Detect email abuse using DMARC reports
With DMARC, you can specify a destination for reports on e-mails (claiming to come) from your domain. This also allows you to detect when a malicious script on one or more of your own servers is sending unsolicited emails.
DMARC allows you to specify a destination for aggregate (rua) and failure (ruf) reports regarding emails (that claim to be) from your domain. This also allows you to detect when a malicious script on one or more of your servers sends unsolicited emails.
Last week, we saw a massive increase in aggregate and failure reports for one of our users. We informed the user, and after we'd resolved the problem, they kindly allowed us to use their anonymized data to show others how to detect and resolve this type of abuse.
When a malicious script sends (vast amounts of) emails, the biggest problem is that SPF will not fail because the email originates from your server(s). If messages are sent through your MTA, the email is probably also signed with DKIM. Because both SPF and DKIM will align, the receiving mail servers will not reject the messages based on the DMARC policy.
The first thing you will probably notice is the massive increase in the number of reports you receive. For example, if your domain typically sends about 100 emails a day, and suddenly you receive reports for more than 190,000 emails, you are likely to have a problem.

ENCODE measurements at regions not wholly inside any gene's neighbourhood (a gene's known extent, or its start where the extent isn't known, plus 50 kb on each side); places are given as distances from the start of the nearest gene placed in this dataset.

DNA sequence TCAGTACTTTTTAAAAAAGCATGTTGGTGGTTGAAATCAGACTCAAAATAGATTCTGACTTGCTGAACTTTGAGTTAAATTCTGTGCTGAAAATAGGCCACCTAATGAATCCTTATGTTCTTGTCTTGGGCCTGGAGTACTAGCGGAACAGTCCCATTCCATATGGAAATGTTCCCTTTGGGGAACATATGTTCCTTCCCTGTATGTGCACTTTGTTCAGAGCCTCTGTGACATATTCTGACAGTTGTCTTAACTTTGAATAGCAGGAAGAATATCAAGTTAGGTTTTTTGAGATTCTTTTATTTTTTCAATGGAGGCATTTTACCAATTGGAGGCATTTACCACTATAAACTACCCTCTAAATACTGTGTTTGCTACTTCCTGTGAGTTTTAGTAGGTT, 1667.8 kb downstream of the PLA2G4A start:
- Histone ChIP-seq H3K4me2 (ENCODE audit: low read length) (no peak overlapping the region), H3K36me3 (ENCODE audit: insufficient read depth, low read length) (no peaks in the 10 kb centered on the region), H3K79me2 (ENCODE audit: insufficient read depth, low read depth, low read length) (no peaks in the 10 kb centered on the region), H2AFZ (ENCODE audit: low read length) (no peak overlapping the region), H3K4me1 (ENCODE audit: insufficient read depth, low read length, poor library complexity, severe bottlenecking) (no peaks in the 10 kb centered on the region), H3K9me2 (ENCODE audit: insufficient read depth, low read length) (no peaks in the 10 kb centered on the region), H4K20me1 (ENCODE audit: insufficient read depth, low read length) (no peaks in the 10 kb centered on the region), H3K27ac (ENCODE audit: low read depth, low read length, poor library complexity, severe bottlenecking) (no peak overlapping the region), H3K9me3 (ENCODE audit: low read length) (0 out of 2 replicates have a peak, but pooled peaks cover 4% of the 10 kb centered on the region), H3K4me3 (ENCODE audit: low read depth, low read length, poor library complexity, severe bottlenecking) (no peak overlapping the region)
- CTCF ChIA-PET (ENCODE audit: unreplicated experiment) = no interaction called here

Have a look at the reports above. You can probably guess when the malicious script started sending emails.
As soon as receiving servers quarantine or reject the messages, the failure reports will start flooding in. These reports contain more valuable information, such as the name of the sender, the email subject, and the message headers.
The message headers may contain data that can lead you to the correct server and even the exact filename responsible for sending the message. This allows you to detect and remove the cause and prevent more emails from being sent.
As you can see, URIports helps you to detect and solve all kinds of problems with your website and email server. So, if you haven't set up SPF, DKIM, and DMARC yet, get right to it. You can read more about email security in my previous blog here.